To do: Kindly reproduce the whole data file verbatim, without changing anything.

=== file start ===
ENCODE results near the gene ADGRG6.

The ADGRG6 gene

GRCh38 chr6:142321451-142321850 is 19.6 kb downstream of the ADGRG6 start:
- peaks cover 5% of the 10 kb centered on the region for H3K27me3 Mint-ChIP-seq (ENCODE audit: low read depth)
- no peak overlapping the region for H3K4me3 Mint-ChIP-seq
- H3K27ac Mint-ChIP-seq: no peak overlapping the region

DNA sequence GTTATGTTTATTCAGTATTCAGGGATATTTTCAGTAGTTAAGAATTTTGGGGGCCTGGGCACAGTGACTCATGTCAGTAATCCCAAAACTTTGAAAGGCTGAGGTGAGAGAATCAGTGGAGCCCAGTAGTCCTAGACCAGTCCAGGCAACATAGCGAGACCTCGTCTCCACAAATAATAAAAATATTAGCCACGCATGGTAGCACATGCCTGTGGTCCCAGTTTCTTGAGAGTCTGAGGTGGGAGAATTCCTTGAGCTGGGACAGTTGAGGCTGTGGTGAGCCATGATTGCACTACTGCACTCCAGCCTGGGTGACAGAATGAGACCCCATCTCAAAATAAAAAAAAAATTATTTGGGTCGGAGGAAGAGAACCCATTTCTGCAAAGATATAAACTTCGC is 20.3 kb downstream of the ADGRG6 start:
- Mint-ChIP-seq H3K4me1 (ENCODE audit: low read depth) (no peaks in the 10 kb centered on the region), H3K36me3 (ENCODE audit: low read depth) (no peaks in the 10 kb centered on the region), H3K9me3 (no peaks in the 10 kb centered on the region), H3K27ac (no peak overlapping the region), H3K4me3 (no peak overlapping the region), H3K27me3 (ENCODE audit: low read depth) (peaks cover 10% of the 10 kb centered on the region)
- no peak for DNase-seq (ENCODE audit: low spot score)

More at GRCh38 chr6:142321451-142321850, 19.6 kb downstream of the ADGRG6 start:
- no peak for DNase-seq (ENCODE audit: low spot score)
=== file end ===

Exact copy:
ENCODE results near the gene ADGRG6.

The ADGRG6 gene

GRCh38 chr6:142321451-142321850 is 19.6 kb downstream of the ADGRG6 start:
- peaks cover 5% of the 10 kb centered on the region for H3K27me3 Mint-ChIP-seq (ENCODE audit: low read depth)
- no peak overlapping the region for H3K4me3 Mint-ChIP-seq
- H3K27ac Mint-ChIP-seq: no peak overlapping the region

DNA sequence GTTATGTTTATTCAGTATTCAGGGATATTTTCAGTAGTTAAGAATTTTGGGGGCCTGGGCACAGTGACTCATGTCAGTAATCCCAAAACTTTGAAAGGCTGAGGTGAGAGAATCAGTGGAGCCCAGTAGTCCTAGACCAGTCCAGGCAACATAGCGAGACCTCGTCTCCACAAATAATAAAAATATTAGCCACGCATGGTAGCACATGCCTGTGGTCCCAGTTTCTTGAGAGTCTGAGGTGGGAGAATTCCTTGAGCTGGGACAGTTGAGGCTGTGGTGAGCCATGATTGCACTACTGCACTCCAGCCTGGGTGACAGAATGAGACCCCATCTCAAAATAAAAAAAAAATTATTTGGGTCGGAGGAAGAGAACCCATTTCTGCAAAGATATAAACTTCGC is 20.3 kb downstream of the ADGRG6 start:
- Mint-ChIP-seq H3K4me1 (ENCODE audit: low read depth) (no peaks in the 10 kb centered on the region), H3K36me3 (ENCODE audit: low read depth) (no peaks in the 10 kb centered on the region), H3K9me3 (no peaks in the 10 kb centered on the region), H3K27ac (no peak overlapping the region), H3K4me3 (no peak overlapping the region), H3K27me3 (ENCODE audit: low read depth) (peaks cover 10% of the 10 kb centered on the region)
- no peak for DNase-seq (ENCODE audit: low spot score)

More at GRCh38 chr6:142321451-142321850, 19.6 kb downstream of the ADGRG6 start:
- no peak for DNase-seq (ENCODE audit: low spot score)